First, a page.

Saturday, March 26, 2016

Open Letter to My Seizures

I'm taking part in an epilepsy writing study and one of the assignments was to write an open letter to my seizures, and I thought I'd share it with you.


Dear seizures,

You've completely destroyed my life. Everything that was once looking up is now dead and buried. That's all I can say without getting too upset and risk having a seizure.

There is a good thing that has come out of this hell. I became more close to my family, especially my wife. My wife and I loved each other before my first seizure, but neither of us really knew how deep love can actually be.

After I had my first seizure, I no longer feared death. If fact, I thought that death was just around the corner. Years later my fear of death has returned.... Slowly. This is good news to me because it's a sign that I value life and want to get better, no matter how little the chances are.

There's no advice I could give myself after my first seizure because the medicine side effects make my emotions uncontrollable. I would forget the advice during one of my psychotic episodes caused by the meds. I only recently have been able to recognize when such an event is inevitable and put myself in a safe place. It's very similar to a seizure aura. 

I know I'm going to live with you for the rest of my life, but I know I can't let you control my life. This seems nearly impossible because you have such a tight grip on my psyche.

Basically, fuck you... and thank you.

Monday, March 21, 2016

Difficulty Saying Yes

If you know me well, you'd know that plans in my world are always tentative. No matter how important the occasion, I have to have an exit strategy, because I can feel great one moment, and the next, feel horrible. 

And I'm not just talking seizures. Yes, seizures definitely cancel plans, but I'm mostly talking about my mood. These medicines I take create severe ups and downs. Sara will attest that the switch from yes to no can happen within seconds.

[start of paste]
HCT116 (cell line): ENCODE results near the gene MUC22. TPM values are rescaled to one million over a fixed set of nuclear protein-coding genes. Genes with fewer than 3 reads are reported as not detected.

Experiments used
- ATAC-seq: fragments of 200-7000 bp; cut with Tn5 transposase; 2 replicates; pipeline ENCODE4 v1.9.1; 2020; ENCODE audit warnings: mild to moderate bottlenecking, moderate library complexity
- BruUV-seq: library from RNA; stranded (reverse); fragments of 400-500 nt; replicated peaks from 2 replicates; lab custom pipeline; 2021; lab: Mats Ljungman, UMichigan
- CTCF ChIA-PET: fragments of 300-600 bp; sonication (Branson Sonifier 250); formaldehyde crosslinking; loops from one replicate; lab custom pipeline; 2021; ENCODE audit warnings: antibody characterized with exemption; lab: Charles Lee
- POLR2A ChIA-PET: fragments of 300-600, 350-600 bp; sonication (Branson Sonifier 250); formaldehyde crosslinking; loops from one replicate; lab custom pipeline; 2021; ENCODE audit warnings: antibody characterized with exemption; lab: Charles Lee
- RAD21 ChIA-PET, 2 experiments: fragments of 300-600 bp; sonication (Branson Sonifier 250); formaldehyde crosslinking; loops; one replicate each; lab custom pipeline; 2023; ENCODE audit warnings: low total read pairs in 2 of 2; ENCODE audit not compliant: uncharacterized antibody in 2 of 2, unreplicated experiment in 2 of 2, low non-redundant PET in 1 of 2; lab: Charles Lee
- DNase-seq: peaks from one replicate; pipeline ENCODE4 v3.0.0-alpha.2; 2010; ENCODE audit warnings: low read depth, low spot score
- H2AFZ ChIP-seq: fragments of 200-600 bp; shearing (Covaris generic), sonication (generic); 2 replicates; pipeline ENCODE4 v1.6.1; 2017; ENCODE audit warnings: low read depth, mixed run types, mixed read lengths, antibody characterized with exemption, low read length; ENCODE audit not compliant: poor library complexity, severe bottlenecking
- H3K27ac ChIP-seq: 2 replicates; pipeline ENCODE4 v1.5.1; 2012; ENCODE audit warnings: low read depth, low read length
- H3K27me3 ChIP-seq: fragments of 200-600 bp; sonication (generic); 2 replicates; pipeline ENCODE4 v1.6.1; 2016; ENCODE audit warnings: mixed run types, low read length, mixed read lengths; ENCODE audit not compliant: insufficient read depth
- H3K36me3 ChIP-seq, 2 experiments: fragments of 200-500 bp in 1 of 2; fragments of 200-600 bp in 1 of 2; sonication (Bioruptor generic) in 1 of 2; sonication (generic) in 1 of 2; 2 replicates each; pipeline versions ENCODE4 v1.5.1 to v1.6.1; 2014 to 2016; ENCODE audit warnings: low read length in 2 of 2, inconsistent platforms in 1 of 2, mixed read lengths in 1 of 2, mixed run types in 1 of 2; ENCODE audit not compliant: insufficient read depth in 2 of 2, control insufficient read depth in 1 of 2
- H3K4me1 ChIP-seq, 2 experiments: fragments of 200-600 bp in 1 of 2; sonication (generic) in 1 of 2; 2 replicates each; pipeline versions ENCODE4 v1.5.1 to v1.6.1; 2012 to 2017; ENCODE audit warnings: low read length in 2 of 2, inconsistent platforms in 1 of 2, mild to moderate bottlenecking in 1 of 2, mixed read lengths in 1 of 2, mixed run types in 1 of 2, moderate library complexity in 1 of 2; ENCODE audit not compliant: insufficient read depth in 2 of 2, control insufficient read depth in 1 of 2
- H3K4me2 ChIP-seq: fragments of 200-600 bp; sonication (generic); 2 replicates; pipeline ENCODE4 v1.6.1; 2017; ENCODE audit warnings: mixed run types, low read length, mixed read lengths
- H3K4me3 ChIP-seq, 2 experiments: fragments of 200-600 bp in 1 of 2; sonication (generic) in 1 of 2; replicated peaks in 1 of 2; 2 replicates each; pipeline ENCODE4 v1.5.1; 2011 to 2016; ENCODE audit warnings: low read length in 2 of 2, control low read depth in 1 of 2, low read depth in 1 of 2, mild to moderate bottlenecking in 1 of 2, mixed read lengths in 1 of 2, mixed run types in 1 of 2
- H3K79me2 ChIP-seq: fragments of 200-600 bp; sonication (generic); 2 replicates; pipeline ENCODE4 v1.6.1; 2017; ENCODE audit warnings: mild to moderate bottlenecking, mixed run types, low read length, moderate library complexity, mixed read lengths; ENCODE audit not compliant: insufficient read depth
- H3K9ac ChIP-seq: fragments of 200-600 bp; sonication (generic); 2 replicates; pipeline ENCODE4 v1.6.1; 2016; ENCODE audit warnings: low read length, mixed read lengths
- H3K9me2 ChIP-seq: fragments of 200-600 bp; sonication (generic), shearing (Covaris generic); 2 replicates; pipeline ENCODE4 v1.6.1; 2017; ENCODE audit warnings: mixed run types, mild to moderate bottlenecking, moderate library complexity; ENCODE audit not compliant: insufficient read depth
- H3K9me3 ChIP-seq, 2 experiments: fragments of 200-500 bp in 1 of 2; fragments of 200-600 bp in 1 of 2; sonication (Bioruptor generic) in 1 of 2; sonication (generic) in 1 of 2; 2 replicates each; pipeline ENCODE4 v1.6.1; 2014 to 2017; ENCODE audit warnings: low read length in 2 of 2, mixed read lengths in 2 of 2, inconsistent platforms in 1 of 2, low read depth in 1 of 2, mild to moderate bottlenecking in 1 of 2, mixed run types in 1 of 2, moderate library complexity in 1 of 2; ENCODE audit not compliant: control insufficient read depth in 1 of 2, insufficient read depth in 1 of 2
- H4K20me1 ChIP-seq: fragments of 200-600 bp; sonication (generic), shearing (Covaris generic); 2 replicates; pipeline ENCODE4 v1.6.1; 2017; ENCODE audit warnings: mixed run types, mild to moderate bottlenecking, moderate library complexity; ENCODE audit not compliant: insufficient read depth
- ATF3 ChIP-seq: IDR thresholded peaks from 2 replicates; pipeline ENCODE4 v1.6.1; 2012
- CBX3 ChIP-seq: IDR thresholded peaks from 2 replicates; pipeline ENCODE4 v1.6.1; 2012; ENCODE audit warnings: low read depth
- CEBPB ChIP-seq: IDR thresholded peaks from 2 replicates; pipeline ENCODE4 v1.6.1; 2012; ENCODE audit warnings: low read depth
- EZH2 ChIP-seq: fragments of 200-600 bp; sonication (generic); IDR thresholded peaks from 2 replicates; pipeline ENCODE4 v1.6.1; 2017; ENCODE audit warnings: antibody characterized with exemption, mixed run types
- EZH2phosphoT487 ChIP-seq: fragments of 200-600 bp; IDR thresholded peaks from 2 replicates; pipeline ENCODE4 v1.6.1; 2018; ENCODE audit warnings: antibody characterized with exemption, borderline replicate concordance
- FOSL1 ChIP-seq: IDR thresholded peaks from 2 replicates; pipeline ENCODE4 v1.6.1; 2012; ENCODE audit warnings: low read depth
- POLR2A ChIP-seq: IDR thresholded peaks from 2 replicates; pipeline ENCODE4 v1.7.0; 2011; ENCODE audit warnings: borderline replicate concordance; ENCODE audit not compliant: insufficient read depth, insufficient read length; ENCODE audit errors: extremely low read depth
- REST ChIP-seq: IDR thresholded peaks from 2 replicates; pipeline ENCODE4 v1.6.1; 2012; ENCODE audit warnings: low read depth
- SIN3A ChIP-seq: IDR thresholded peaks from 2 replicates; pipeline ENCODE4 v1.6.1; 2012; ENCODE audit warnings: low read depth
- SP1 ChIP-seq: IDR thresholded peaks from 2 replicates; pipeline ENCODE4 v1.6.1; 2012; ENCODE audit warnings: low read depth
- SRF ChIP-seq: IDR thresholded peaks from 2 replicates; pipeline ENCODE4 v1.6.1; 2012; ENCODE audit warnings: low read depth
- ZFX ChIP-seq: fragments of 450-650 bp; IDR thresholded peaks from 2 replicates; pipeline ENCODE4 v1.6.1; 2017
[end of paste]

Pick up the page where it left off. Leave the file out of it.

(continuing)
I can best describe the "switch" as a wave of emotion enveloping every part of my body. It starts out as a simple tickle in my chest that quickly turns to the grinding gears feeling that I've wrote about in previous posts. 

I find myself pacing the apartment, and I have the insatiable feeling that I want to hit something with my hand, thinking that it'll stop the extreme anxiety. I've done this several times, not clear minded, and have broke bones and bloodied my hands.

This feeling scares me so much that I often cancel plans preemptively. I think Sara has come to expect that every plan we make, no matter how important, like a wedding, all the way down to weekly errands like grocery shopping, etc.

What I'd like to do is stand up to this "no" feeling and start filling my life with a more optimistic outlook on my everyday life. I tried this years ago, and I was pretty successful at it, but since that summer I've all but given up. 

The thing about saying yes to events happening in my life is it is extremely rewarding in a lot of cases. Yesterday was an example. I said yes most of the day and felt very proud that I was able to get out of the house and walk around the mall, followed by a sit-down lunch, then stayed awake to watch a movie with Sara, then go on a quick grocery shopping trip way later than I've been out in weeks.

But yesterday I did know my limits. After shopping for a couple hours at the mall and lunch, I had Sara drop me off at home for a nap so she could finish the shopping that she wanted to do. After the nap, I still felt great, but as I said before, my state of mind could change in seconds. I pushed through the fear and ended up having a great day, (although I was constantly asking Sara to tell me that I was doing a good job fighting the feeling to say no to our plans, no matter how simple they were). 

My point is that I'm going to try to say "yes" more in my life. I feel like if I do this enough, maybe the fear of something going horribly wrong will subside. 

Don't get me wrong, I could feel great all day and say "yes" to everything all day, and still have plans struck down. This happened two weeks ago. I came up with the idea of taking a walk in the nice weather and ended up having a pretty bad seizure while on the walk. I can't stop myself from thinking what would've happened if I was on that walk alone. 

So, starting with this post, I'm going to make a conscious effort to say "yes" to the events flouting around me.

Wish me luck.


An example of the emotional switch I'm talking about happened while writing this post. I'm listening to music on my headphones and a song that really means a lot to me started playing and I had to say "yes," and push through and finish writing.